Which one’s your enemy?

This is why it’s necessary to recognize the risks of counter-insurgency operations in an unfriendly environment.  This is also it’s vital to implement controls that will allow soldiers to mitigate these risks with the minimal use of force.

So a random civilian spotted you as you were busy laying out the markers for a DZ?  Regardless of their personal feelings, that person could be a threat.  They may not specifically set out to warn the enemy, but every minute they’re walking around the chances that something will slip goes up.  Worse, that child who wanders into the DZ could be an even greater threat as well.  Kids will talk about anything.

Now a civilian actively carrying messages for an insurgency has crossed the line and become a combatant themselves, but you can’t take action based on what a civilian might do to make them your enemy.

This is where things can get really dangerous if tight ROEs aren’t implemented.

Now the specific details of ROEs differ from mission to mission.  They are created by the commanding general in consultation with the JAG, and must be re-approved for every new mission.  But two pretty common features for all ROEs are the concepts of self-defence and defence of non-combatants.

In the case of a random civilian appearing at the DZ, they can be detained temporarily for the safety both of the soldiers involved and the civilian themselves (keeping them out of harm’s way during the upcoming operation).  Detainees can be searched as a safety measure, which gives the soldiers involved a means to determine whether this person is a combatant or civilian.  In the former case, they can be held until the main body jumps in, then handed over to the CSM to be processed as a PW.[7]  In the latter case, they can be held until the main body has safely landed, at which point they would be released.

This sterile description of the facts makes it sound simple, but in reality this could still be a massively fucked up situation at best.  Hence the reason why the ROEs have to be clear and unambiguous.  Civilians seem to think that soldiers are grown in a lab and emerge fully formed from some kind of glass chamber when required.  In reality, armies are made up of human beings with human connections, and even the younger troops have families and loved ones.

So let’s say you’re one of the Pathfinders force that jumped in to prepare the DZ, and a couple of local children wander into your area.  Let’s say a couple of twelve year old boys who are friends, and one of them has their younger sister (eight) with them (“If you’re going out to play in the woods, take your little sister with you.” [exasperated sigh] “But Mom! She’s annoying and she walks too slow!”).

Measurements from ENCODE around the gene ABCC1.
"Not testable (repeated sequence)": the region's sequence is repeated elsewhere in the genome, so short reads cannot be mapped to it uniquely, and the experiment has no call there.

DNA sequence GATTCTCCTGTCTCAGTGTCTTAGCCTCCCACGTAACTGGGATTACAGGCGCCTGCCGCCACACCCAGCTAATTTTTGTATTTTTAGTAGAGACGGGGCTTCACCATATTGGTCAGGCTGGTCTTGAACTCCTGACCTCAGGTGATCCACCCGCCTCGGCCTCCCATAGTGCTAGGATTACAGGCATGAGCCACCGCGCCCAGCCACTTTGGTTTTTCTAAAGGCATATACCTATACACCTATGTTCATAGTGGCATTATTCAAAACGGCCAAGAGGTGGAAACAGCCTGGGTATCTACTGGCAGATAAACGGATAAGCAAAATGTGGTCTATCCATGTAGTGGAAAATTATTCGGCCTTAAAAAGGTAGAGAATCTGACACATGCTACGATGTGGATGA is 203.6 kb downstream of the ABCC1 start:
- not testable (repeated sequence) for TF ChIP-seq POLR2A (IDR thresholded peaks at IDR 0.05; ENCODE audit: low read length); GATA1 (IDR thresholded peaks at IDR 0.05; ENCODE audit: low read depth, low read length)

So that’s your scenario.

What’s going to happen when they see you?  Well, you’re cammed up and armed to the teeth, so they’re going to run for their lives.  So you’re going to have to chase a group of terrified children through the woods, hoping like hell that you don’t run into a group of adults while you’re at it.

Assuming you catch them, they’re probably going to scream and shout.  The older ones might fight back, while the younger one would probably cry, so there’s that to deal with as you drag them back to the DZ. Then you need to question and search them (because insurgencies do sometimes use children as scouts and messengers). While this is happening, keep in mind that you or one of your buddies might have children of your own that are a similar age.[8]

Then you need to keep them calm for the next several hours as you wait for the main body to jump in.  Bribing them with a Soldier Fuel Bar[9] is not going to be enough.  You need to keep these children safe and calm…while keeping in mind that in the next few hours you might have to shoot and kill their father.  This is the kind of scenario where you feel like a monster even if everything goes right and no one gets hurt.

For ROEs like this to be effective, there needs to be very clear information as to what the you could be facing when they jump in, and very clear instructions as to how to act depending on the circumstances.  They need to be told what the population breakdown looks like, who the enemy are, what kinds distinguishing insignia they may have, what kind of items and equipment are common and what might be indicative of insurgent membership.[9]